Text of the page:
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thoughts on new integrated headsets(21 posts)

thoughts on new integrated headsetsRoadfrog
Dec 19, 2001 11:20 PM
Been looking at a getting a new bike... most choices have the integrated headsets which I never used. Any experiences or opinions? Thanks, HOP
re: thoughts on new integrated headsetsmorey
Dec 20, 2001 4:15 AM
I have a Canny r4000si with both an integrated headset and bottom bracket. No problem so far. However, because of this I do not have anything but positive experiences.
cane creek is horriblegrandemamou
Dec 20, 2001 4:35 AM
I have a Bianchi ev2. I absolutely love the frame but hate this headset. It will not stay tight. After a couple of months I brought it back to LBS he tightened it to spec. Several months I brought it back again. He tightened it to specs. I read an article in bicycling some months back and Cane Creek got horrible reviews.

It began to rattle again. I said the hell with specs and tightened that baby down. I figured the frame has a 5 yr warranty if it breaks it breaks. So far 6 mos and it's still tight. I really wish Bianchi had speced Campy.

I'd find out what brand head set it is before I take the plunge.
cane creek is horrible/ or notDWI
Dec 20, 2001 4:32 PM
This is an interesting "trend" to monitor and watch as the public is introduced to a new standard. I was some what skeptical of the newer headset design..more based on ignorance than anything else.Once I began to investigate and understand..the more I like the new system.I of course was lucky enough to only pay $ 175.00 for a new frame ( K2 MOD w/ all the trendy features).First off..I don't quite understand how the headset would not stay tight.The headset can't really loosen up and rattle on it's own.The problem sounds like the compession plug in the fork is the source of the problem and not the HS.The HS design is simple w/ the angular contact bearing sitting in the provided seat in the HT ( 45 degree for most..36 degree for others and probably the soon to be standard..Cane Creek uses a 36/45 degree angular contact bearing and others 36/36 degree bearing.. which seems to be the optimum angles.It is funny you mentioned Campy as a better alterative..I believe they use 45/45 degree contact bearings.. possibly the least effective of the three. The system is very simple with the bearings just being dropped in with no presses and the split race at the fork just as easy to install. Another factor to consider is in the aesthetics.. clearly a nicer,cleaner,sexier? look.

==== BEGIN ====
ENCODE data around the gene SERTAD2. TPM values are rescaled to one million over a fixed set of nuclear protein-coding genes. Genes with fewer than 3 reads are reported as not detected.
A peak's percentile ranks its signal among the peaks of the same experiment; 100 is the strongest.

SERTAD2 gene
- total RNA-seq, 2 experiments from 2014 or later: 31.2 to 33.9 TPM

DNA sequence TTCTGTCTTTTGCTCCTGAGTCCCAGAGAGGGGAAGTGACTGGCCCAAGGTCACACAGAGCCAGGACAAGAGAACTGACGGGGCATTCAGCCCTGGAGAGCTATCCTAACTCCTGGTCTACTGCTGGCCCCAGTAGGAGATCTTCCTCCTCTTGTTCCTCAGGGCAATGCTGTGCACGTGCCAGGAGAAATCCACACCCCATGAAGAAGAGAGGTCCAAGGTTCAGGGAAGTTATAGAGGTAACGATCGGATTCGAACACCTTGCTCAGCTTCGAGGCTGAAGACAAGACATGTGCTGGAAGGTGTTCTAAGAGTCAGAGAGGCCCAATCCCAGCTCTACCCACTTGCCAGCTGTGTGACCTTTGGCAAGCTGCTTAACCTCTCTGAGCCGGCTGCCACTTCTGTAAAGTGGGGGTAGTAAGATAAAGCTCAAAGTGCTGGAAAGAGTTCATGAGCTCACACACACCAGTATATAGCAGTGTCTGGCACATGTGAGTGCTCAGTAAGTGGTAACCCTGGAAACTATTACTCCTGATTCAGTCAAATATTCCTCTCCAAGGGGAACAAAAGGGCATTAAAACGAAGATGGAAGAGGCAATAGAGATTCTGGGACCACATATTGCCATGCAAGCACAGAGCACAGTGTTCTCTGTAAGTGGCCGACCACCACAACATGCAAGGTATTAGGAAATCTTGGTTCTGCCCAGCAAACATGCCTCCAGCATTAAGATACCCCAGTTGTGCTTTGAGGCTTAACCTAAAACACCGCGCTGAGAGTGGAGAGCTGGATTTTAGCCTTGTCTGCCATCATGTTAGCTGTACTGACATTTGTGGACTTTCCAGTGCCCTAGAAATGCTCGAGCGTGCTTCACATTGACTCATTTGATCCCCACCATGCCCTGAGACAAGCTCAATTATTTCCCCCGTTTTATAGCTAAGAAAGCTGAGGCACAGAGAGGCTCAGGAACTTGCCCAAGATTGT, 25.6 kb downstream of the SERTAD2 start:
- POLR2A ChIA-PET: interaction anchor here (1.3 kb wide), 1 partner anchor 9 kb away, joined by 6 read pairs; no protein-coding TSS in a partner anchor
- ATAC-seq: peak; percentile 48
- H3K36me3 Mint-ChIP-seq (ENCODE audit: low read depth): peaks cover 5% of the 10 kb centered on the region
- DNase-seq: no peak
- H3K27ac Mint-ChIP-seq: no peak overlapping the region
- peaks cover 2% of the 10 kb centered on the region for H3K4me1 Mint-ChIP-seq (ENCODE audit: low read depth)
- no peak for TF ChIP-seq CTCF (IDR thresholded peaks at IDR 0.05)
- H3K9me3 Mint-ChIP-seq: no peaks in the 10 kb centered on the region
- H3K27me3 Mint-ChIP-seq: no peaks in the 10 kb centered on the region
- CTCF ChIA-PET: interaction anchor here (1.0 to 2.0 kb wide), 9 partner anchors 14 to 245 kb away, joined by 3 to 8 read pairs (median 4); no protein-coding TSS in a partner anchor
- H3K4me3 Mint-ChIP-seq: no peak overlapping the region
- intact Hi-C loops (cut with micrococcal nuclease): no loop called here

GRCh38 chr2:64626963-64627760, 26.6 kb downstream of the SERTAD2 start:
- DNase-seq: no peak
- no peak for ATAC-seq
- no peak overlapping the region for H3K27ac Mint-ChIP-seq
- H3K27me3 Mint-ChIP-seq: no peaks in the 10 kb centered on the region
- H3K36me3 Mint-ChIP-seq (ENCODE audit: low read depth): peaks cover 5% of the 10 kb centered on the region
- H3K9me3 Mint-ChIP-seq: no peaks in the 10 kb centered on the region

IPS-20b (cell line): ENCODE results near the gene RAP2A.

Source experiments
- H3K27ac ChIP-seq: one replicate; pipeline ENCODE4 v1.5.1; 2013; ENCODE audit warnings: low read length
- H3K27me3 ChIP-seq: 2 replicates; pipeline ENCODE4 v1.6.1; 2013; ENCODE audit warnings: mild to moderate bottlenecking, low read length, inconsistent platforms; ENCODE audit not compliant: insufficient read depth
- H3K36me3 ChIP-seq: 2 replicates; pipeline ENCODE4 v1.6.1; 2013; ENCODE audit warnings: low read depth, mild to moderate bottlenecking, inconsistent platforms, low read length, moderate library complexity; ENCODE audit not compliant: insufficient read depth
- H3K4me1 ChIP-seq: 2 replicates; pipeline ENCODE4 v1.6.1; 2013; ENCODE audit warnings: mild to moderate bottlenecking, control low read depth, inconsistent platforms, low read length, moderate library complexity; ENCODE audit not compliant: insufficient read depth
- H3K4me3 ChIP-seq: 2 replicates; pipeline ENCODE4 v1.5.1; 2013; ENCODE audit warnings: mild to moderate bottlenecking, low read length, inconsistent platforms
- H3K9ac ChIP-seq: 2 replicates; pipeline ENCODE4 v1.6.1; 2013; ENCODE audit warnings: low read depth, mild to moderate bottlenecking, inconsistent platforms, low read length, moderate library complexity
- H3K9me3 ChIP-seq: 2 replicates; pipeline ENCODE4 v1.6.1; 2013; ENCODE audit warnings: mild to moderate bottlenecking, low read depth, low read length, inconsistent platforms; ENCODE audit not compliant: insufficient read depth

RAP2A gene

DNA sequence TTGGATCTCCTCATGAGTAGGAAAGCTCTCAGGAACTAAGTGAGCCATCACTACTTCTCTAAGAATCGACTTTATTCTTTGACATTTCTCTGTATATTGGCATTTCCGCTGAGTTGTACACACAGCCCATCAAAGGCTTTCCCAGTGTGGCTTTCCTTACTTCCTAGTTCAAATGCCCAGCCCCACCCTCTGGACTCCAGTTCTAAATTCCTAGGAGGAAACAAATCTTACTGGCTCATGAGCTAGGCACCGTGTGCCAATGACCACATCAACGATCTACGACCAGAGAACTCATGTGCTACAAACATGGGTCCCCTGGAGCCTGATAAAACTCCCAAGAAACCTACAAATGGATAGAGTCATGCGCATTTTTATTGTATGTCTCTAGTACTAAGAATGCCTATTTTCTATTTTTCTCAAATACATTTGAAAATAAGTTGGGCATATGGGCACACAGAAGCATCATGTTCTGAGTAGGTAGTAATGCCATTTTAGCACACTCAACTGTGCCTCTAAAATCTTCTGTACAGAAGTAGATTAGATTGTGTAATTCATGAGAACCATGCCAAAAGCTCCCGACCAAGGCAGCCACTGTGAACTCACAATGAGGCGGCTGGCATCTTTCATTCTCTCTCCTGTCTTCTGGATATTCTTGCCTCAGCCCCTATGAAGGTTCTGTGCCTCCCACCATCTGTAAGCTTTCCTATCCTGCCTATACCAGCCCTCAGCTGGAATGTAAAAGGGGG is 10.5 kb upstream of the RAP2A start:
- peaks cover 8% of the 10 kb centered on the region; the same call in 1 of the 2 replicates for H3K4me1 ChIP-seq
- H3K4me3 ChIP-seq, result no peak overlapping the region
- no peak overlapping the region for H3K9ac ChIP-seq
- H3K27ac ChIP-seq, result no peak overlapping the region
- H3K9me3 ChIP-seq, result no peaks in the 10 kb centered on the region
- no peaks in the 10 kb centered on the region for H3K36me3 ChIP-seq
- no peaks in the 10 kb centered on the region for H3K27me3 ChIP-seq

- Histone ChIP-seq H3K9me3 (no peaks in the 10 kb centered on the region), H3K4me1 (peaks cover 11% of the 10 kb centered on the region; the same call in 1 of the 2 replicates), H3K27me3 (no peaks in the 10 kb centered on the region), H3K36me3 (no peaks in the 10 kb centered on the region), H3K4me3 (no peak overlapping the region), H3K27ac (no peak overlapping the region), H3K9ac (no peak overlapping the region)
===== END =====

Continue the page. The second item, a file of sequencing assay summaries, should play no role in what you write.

The bottom line is..I think..is that the integrated HS is here to stay.. although it will go through some changes.Just remember Klein has used this same system for quite some time and I don't hear a lot of crying over their headsets.
YeahRoger356
Dec 20, 2001 5:01 AM
Stupid silly expensive waste of time money making marketing gimmick.

Avoid like the plague at all costs.
Jaundiced, ignorant, uninformed!cyclequip
Dec 20, 2001 5:45 AM
The benefits come in bigger fork steerers and headtubes with benefits to all-round stability and weight. If you're interested, there are 2 varieties - true integrated where the bearing sits in the headtube, and zero-stack where the bearing sits in a cup inserted into the headtube.
don't be so hard on yourself!dr. no
Dec 20, 2001 6:20 AM
Who is ignorant.....?Rusty Coggs
Dec 20, 2001 7:03 AM
11/8" steerers and headtubes were available before iintegrated came along. as for the benefits to all around stability and weight....convince me with some real facts,not ad hype.
No doubt...g-money
Dec 20, 2001 9:27 AM